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Historical maps confirm the accuracy of zero?inflated model predictions of ancient tree abundance in English wood?pastures

Nolan, Victoria; Reader, Tom; Gilbert, Francis; Atkinson, Nick


Victoria Nolan

Associate Professor

Nick Atkinson


Ancient trees have important ecological, historical and social connections, and are a key source of dead and decaying wood, a globally declining resource. Wood-pastures, which combine livestock grazing, open spaces and scattered trees, are significant reservoirs of ancient trees, yet information about their true abundance within wood-pastures is limited. England has extensive databases of both ancient trees and wood-pasture habitat, providing a unique opportunity for the first large-scale, national case study to address this knowledge gap. We investigated the relationship between the abundance of ancient trees in a large sample of English wood-pastures (5,571) and various unique environmental, historical and anthropogenic predictors, to identify wood-pastures with high numbers of undiscovered ancient trees. A major challenge in many modelling studies is obtaining independent data for model verification: here we introduce a novel model verification step using series of historic maps with detailed records of trees to validate our model predictions. This desk-based method enables rapid verification of model predictions using completely independent data across a large geographical area, without the need for, or limitations associated with, extensive field surveys. Historic map verification estimates correlated well with model predictions of tree abundance. Model predictions suggest there are ~101,400 undiscovered ancient trees in all wood-pastures in England, around 10 times the total current number of ancient tree records. Important predictors of ancient tree abundance included wood-pasture area, distance to several features including cities, commons, historic Royal forests and Tudor deer parks, and different types of soil and land classes. Synthesis and applications. Historical maps and statistical models can be used in combination to produce accurate predictions of ancient tree abundance in wood-pastures, and inform future targeted surveys of wood-pasture habitat, with a focus on those deemed to have undiscovered ancient trees. This study provides support for improvements to conservation policy and protection measures for ancient trees and wood-pastures.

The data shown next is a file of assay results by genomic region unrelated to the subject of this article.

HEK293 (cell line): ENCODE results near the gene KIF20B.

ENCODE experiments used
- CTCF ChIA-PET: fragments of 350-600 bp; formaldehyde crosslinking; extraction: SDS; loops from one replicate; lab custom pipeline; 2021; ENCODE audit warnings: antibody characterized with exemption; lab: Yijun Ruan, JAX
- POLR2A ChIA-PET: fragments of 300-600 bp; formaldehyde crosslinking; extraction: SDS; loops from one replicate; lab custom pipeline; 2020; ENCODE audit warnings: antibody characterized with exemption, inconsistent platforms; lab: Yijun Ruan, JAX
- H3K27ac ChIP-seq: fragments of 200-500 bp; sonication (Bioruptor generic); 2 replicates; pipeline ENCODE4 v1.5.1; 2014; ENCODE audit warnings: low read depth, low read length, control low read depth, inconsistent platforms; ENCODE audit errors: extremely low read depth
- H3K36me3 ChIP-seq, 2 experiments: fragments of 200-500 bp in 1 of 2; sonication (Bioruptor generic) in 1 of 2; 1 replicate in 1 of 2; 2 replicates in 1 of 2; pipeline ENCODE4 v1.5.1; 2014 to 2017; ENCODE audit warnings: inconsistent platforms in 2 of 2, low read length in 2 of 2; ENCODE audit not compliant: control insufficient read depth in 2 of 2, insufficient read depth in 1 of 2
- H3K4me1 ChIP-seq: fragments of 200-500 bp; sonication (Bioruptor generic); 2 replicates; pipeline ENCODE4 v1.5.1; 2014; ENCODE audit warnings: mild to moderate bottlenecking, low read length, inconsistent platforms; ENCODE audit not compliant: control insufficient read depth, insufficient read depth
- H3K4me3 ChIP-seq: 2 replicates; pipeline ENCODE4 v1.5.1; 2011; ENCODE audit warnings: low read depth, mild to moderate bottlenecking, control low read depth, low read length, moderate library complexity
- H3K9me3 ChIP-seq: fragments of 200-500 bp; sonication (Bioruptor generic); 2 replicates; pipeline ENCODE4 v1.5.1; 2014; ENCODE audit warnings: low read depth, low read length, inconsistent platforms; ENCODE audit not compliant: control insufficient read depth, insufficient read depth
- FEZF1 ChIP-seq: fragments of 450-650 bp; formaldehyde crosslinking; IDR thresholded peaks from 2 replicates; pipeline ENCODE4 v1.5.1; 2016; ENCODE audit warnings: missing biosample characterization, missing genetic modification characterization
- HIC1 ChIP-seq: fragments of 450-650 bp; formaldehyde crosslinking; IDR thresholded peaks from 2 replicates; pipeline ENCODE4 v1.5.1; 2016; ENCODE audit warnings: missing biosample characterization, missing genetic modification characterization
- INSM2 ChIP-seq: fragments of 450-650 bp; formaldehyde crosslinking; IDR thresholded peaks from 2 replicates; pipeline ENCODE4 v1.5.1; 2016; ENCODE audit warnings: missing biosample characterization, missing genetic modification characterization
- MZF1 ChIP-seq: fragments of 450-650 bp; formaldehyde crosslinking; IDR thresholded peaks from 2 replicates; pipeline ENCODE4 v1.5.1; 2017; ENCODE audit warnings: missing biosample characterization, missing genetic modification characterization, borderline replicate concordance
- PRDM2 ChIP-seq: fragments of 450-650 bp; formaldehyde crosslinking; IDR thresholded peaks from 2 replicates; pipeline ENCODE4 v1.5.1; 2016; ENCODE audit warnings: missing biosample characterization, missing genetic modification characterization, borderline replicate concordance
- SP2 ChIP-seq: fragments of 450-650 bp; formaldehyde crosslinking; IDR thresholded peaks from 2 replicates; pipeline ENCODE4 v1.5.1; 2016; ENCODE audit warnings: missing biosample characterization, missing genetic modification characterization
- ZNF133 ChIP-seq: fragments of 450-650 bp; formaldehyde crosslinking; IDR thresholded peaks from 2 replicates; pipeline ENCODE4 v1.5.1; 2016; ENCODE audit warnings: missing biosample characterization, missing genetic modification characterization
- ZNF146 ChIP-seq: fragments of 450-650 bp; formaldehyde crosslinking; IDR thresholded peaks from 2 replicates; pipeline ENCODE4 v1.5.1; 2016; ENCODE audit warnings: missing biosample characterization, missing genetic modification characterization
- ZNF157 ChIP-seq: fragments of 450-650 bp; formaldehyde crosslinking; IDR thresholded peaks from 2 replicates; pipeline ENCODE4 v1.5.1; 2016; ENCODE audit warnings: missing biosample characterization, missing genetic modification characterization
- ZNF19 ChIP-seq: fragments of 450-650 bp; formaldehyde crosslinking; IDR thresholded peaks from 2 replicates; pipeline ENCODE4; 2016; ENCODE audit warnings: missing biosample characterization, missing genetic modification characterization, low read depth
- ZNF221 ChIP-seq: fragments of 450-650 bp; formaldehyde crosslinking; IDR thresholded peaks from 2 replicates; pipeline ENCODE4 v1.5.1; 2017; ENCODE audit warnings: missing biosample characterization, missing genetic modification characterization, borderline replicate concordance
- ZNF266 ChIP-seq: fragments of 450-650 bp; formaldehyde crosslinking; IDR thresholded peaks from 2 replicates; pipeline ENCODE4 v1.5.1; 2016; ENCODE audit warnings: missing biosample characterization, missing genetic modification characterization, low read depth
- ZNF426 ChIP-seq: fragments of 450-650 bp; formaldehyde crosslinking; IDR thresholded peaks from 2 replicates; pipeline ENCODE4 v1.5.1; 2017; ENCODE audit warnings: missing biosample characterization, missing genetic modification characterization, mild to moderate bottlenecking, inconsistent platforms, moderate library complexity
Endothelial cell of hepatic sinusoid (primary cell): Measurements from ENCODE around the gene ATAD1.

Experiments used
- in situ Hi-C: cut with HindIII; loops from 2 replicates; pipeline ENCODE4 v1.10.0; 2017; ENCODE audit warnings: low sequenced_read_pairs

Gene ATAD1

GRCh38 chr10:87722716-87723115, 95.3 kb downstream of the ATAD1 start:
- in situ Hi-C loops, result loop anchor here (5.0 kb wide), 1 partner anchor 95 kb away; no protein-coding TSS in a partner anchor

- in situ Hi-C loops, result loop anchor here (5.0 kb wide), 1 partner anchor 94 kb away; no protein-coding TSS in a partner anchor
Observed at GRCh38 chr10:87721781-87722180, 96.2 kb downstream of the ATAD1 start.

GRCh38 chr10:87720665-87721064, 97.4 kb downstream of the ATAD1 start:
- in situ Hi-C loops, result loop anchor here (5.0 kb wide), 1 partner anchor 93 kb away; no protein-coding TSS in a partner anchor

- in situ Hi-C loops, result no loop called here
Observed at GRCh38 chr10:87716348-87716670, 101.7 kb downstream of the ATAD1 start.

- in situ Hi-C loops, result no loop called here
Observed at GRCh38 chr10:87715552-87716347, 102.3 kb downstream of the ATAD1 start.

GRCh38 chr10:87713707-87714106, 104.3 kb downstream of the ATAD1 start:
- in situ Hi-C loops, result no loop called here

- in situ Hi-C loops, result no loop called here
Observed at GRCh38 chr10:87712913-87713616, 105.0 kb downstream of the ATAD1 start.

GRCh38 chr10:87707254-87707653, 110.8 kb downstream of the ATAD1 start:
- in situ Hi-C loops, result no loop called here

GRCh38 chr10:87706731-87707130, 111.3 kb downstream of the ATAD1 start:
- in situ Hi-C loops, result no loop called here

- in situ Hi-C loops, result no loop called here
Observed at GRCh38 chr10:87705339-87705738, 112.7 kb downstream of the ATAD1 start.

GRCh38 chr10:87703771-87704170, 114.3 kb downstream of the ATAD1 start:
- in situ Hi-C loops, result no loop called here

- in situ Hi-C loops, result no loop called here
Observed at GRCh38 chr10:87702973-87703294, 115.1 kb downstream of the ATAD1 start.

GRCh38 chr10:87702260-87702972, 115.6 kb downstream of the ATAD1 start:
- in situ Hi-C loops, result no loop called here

Nolan, V., Reader, T., Gilbert, F., & Atkinson, N. (2021). Historical maps confirm the accuracy of zero?inflated model predictions of ancient tree abundance in English wood?pastures. Journal of Applied Ecology, 58(11), 2661-2672.

Journal Article Type Article
Acceptance Date Aug 3, 2021
Online Publication Date Sep 4, 2021
Publication Date 2021-11
Deposit Date Sep 13, 2021
Publicly Available Date Sep 5, 2022
Journal Journal of Applied Ecology
Print ISSN 0021-8901
Electronic ISSN 1365-2664
Publisher Wiley
Peer Reviewed Peer Reviewed
Volume 58
Issue 11
Pages 2661-2672
Keywords Ecology
Public URL
Publisher URL
Additional Information This is the peer reviewed version of the following article: Nolan, V., Reader, T., Gilbert, F., & Atkinson, N. (2021). Historical maps confirm the accuracy of zero-inflated model predictions of ancient tree abundance in English wood-pastures. Journal of Applied Ecology, 58, 2661– 2672., which has been published in final form at This article may be used for non-commercial purposes in accordance with Wiley Terms and Conditions for Use of Self-Archived Versions. This article may not be enhanced, enriched or otherwise transformed into a derivative work, without express permission from Wiley or by statutory rights under applicable legislation. Copyright notices must not be removed, obscured or modified. The article must be linked to Wiley’s version of record on Wiley Online Library and any embedding, framing or otherwise making available the article or pages thereof by third parties from platforms, services and websites other than Wiley Online Library must be prohibited.


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